Digital Video Recorder (DVR) and Network Video Recorder (NVR) might be the center of your Surveillance or CCTV System operation but it needs a device to store video footage captured by the CCTV Cameras. Similar to a computer, DVR and NVR uses hard drive to store data. But CCTV hard drive is different from computer hard drive for it is designed to run 24 hours a day 7 days a week. CCTV hard drive is made to withstand constant data transfer as compared to standard computer hard drive which usually fails to last. But how do you know that you purchased the right hard drive capacity? Will it be enough to support the number of days of recording that you require? In this article, we will discuss the factors that affect the size of video data that is being stored into your CCTV hard drive.
Camera Resolution – It is a measurement describing the clarity and sharpness of the video or image captured by the CCTV camera. Higher resolutions means larger video data sizes and it will rapidly fill your hard drive space. For instance, if you have a 1080P resolution CCTV camera, you have to maximize the resolution capacity of the camera in the recording settings in critical areas. However, you can lower down the resolution of your camera in the recording settings to 720P resolution in non-critical areas to save hard drive space.
Bitrate Type – The 2 types of Bitrate Type are Variable and Constant. Variable bitrate type is usually used on critical areas where you need to maintain the quality of the video captured. This setting is good for complex scenes with lots of activities because it adjust to a higher bitrate to maintain the video quality. Thus, it takes a lot of storage space. In non critical areas, you can use constant bitrate type because it maintains the bitrate regardless of the change in scenery. This can highly contribute in saving the hard drive space.
Frame Rate – It is the measurement of smooth motion transmission in video and is usually has a unit of frame per second or FPS. The higher the frame rate means higher quality motion transmission and file size. 30 FPS or even higher is used in high speed motion such as moving cars. 15 FPS is usually used in critical areas with human movement speed. The most common is 7.5 FPS where it is used in common areas and less critical areas to save storage space.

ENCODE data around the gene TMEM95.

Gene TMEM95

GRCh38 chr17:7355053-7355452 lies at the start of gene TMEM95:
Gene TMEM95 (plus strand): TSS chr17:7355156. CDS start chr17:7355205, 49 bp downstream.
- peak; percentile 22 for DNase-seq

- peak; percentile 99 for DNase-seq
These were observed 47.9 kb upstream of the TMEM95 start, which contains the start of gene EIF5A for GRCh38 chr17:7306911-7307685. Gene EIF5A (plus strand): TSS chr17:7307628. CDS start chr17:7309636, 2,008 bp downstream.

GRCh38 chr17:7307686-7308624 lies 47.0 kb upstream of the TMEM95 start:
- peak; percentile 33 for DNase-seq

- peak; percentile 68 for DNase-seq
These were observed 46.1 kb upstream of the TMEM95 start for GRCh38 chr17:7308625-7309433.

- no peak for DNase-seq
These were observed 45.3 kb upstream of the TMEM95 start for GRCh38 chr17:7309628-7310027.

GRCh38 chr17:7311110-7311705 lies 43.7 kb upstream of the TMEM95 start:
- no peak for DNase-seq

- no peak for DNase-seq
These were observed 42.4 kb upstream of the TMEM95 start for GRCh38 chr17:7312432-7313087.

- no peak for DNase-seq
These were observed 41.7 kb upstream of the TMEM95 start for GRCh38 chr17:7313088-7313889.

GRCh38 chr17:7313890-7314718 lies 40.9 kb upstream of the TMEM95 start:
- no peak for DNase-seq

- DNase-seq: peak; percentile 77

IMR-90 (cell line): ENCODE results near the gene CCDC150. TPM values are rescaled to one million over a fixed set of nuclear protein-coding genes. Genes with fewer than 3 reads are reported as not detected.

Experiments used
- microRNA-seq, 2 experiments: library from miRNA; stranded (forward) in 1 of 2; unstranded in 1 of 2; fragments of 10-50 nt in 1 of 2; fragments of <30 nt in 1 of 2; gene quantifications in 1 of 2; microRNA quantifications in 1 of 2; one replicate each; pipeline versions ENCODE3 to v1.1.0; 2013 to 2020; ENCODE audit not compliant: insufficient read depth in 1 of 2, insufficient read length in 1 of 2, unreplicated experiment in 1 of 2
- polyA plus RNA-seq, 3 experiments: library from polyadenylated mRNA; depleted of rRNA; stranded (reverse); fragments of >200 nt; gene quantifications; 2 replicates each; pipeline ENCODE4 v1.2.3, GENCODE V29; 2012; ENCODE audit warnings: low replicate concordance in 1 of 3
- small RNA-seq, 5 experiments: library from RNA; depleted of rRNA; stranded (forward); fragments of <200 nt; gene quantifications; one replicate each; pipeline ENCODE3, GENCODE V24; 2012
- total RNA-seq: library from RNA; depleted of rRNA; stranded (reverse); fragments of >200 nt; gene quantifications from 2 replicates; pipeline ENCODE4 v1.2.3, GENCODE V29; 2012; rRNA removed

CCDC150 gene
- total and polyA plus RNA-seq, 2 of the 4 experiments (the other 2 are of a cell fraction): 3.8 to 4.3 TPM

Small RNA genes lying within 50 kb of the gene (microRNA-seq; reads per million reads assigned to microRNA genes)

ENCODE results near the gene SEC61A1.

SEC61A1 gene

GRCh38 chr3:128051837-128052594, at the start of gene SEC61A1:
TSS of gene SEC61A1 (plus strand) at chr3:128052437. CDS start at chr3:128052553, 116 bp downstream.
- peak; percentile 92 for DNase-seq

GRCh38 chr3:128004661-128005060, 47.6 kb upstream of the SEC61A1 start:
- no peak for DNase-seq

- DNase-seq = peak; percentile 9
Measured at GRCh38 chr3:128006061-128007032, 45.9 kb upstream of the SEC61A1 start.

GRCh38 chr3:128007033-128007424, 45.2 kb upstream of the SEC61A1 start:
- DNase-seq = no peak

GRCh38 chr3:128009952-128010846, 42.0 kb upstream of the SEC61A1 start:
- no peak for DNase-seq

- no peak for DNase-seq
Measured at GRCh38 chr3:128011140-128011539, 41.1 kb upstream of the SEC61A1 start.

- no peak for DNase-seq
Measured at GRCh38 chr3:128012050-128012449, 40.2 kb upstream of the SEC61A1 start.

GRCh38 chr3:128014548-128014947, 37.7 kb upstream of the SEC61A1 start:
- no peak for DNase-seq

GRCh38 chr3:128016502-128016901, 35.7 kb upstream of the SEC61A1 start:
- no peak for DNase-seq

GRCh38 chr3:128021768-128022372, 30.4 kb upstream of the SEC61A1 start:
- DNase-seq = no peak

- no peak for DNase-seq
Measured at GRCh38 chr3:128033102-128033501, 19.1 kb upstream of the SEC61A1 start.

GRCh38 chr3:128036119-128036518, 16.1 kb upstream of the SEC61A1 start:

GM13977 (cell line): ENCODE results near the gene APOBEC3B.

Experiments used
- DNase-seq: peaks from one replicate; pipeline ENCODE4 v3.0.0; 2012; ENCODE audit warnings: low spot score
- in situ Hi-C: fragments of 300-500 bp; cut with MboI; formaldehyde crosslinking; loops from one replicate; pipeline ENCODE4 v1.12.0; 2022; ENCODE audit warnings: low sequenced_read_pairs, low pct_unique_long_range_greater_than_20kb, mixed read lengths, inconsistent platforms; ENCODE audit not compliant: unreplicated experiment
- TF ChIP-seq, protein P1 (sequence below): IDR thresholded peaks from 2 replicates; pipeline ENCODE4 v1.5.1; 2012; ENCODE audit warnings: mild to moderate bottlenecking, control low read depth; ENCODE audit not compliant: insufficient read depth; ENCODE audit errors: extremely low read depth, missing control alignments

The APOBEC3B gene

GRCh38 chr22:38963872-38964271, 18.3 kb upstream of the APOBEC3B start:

Video Quality and Maximum Bit Rate – There are usually 3 video quality in the settings, and that is LOW, MEDIUM and HIGH. When you choose this settings, some recorders usually adjust the corresponding maximum bit rate. For instance, if you choose MEDIUM video quality for a 1080P resolution camera with 15 FPS on H264+ encoder, the equivalent bitrate for that is 1440 kbps. Where as, if you set it to HIGH with the same settings, the equivalent bitrate for that is 2880 kbps which will take more hard drive space. So in order to save hard drive space, you can set cameras on non-critical areas into LOW, common areas into MEDIUM and critical areas into HIGH video quality settings.
For a basic setup, if you have 4 CCTV cameras in the office, with 1080P resolution, configured using constant bitrate type, on 8 frames per second, and is set to medium with 1536 kbps on H.264 DVR encoder, your 1 Terabyte hard drive can support up to 14 days of continuous recording. Below are the summary of the hard drive storage capacity with basic setup:
With proper configuration, you will be able to maximize the storage space on your CCTV hard drive. Netmax Solutions can provide assistance in configuration of you DVR / NVR. Do you want us to configure your CCTV recording settings? Contact us and we will be happy to assist you.
About the author
Alfie D. is a technology solutions consultant for Netmax Solutions with over 10 years of experience working in Telecommunications Industry. He is a passionate learner who likes to discuss technology ideas with friends. He is also a front end web developer, system integrator, network administrator and likes to play the guitar.